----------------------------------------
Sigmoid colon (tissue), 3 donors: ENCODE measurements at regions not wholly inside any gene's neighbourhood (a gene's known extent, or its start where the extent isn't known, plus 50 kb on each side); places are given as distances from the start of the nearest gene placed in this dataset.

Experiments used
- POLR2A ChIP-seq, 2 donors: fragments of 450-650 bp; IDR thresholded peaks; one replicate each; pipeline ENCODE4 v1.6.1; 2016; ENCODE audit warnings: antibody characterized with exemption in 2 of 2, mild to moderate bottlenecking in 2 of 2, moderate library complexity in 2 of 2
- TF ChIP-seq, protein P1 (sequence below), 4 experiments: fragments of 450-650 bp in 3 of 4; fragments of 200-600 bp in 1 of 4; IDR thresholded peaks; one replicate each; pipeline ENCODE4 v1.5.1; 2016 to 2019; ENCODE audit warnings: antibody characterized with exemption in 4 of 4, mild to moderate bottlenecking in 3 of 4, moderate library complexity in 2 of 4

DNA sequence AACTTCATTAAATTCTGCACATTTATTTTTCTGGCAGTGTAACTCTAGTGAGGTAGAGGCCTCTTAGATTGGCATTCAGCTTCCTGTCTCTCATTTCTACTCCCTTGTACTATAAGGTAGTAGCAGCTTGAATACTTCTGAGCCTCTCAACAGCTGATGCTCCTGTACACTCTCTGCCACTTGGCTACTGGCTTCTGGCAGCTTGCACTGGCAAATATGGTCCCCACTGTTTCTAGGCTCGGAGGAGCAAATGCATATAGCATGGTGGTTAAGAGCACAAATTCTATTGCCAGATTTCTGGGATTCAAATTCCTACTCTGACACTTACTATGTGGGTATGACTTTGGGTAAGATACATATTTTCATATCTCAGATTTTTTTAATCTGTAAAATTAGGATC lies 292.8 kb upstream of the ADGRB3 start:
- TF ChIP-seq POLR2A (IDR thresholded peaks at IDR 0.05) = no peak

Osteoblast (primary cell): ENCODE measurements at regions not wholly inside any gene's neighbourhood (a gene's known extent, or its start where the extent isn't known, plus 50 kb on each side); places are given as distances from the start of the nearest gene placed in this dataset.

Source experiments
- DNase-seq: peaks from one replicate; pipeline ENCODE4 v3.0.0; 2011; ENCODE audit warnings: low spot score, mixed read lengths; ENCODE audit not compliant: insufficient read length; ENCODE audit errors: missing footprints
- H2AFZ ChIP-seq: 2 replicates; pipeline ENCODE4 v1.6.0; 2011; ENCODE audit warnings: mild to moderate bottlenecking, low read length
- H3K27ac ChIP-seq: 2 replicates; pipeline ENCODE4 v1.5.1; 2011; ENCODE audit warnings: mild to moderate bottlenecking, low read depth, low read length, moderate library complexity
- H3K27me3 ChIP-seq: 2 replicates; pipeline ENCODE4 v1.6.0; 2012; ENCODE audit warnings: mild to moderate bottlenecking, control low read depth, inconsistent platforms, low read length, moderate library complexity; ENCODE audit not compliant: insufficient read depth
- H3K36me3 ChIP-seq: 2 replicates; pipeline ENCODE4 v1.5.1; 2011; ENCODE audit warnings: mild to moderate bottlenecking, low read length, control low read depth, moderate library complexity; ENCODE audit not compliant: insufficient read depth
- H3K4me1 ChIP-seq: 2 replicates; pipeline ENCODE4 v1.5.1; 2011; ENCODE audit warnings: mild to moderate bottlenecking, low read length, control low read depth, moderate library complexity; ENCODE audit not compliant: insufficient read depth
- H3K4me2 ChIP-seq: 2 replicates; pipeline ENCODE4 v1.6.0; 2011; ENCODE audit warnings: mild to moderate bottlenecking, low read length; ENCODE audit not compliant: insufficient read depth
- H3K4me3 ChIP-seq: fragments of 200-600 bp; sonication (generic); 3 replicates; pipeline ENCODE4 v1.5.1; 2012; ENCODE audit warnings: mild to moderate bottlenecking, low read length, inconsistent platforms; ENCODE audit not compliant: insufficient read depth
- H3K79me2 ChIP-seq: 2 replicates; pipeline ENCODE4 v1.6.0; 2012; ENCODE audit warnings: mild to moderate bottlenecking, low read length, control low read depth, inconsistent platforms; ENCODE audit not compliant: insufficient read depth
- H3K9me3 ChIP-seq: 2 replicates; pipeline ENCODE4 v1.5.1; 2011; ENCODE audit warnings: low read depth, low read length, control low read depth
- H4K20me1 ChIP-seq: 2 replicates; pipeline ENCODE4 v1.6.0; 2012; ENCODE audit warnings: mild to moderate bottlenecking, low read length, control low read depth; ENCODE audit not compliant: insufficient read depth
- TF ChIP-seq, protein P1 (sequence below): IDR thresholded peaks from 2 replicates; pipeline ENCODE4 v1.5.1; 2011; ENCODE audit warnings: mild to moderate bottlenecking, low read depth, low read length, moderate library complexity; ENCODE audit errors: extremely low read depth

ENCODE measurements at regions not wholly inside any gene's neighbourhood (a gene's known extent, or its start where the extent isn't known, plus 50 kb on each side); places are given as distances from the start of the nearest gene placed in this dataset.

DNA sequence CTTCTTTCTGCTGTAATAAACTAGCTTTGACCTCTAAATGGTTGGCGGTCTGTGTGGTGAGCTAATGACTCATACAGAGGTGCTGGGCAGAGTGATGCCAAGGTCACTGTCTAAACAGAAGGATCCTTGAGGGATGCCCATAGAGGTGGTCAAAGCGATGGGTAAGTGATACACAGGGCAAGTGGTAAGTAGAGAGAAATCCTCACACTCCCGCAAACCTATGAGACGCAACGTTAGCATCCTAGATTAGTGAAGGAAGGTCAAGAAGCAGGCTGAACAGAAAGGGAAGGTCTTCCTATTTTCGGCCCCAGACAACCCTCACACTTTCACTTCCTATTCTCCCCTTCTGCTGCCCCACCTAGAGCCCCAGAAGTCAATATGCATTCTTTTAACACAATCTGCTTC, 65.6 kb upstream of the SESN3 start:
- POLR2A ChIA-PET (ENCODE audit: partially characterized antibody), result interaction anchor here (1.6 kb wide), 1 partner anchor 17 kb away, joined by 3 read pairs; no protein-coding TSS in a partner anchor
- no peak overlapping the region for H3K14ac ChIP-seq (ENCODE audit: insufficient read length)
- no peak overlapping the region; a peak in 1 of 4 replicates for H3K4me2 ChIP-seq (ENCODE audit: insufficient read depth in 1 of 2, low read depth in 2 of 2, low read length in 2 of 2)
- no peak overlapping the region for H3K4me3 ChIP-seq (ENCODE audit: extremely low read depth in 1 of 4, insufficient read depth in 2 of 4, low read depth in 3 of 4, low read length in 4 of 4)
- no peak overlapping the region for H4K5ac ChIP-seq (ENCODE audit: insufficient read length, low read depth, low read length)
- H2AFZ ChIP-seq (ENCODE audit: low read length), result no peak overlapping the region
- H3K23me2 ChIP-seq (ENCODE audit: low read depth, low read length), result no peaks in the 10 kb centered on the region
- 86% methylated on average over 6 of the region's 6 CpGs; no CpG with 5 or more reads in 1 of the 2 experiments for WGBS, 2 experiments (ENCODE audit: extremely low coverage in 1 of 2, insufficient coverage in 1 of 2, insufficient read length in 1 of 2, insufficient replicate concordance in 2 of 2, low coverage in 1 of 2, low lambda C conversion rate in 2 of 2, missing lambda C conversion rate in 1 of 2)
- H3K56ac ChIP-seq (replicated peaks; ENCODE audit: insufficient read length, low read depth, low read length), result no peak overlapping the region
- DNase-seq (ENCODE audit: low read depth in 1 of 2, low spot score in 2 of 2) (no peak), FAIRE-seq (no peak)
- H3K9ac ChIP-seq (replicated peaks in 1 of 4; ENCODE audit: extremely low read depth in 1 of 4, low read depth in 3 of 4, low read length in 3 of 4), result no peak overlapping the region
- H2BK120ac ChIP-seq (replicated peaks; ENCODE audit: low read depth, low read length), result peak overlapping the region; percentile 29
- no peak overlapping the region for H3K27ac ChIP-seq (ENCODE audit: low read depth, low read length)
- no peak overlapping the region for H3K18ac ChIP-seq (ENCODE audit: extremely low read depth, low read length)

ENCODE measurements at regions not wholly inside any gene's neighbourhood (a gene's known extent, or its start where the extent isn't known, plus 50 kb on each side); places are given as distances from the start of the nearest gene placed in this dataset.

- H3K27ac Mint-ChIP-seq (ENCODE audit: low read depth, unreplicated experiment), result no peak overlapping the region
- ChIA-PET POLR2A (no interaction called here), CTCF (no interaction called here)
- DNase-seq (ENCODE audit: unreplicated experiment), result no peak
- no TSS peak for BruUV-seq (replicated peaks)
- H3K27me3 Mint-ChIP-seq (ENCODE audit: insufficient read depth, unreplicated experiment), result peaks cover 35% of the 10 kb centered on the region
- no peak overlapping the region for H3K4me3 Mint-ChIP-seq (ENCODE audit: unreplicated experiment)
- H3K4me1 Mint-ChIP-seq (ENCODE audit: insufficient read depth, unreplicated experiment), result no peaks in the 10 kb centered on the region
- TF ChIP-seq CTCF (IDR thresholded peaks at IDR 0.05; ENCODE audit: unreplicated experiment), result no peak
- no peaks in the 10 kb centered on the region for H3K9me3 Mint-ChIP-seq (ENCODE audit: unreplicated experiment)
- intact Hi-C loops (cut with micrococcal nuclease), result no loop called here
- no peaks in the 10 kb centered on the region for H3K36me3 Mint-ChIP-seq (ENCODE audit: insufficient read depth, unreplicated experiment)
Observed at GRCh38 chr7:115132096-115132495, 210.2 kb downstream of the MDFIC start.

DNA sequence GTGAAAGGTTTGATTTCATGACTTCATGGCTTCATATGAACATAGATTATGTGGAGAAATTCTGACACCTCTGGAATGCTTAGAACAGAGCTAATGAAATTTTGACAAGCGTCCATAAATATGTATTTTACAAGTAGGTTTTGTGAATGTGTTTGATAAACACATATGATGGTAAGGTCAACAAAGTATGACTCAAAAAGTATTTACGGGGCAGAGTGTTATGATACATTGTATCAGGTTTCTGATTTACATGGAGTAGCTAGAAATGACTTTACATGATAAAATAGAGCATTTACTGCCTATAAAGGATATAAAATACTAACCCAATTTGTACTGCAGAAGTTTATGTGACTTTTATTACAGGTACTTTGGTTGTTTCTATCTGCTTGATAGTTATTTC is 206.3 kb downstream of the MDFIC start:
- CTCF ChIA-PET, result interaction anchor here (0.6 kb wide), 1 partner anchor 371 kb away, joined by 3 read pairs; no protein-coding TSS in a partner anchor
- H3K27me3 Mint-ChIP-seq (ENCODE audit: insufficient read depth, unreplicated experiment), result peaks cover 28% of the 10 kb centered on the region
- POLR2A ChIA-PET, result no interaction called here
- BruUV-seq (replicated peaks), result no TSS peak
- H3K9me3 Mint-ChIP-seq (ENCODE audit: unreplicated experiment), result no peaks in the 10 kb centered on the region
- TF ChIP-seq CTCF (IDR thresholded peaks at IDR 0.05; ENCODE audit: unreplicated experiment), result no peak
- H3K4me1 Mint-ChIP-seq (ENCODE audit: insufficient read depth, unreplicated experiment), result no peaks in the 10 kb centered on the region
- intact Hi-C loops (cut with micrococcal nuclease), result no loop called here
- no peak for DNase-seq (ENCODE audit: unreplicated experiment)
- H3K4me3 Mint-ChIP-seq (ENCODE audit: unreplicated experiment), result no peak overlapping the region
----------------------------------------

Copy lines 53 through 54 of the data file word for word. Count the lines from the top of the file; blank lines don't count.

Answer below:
- POLR2A ChIA-PET, result no interaction called here
- BruUV-seq (replicated peaks), result no TSS peak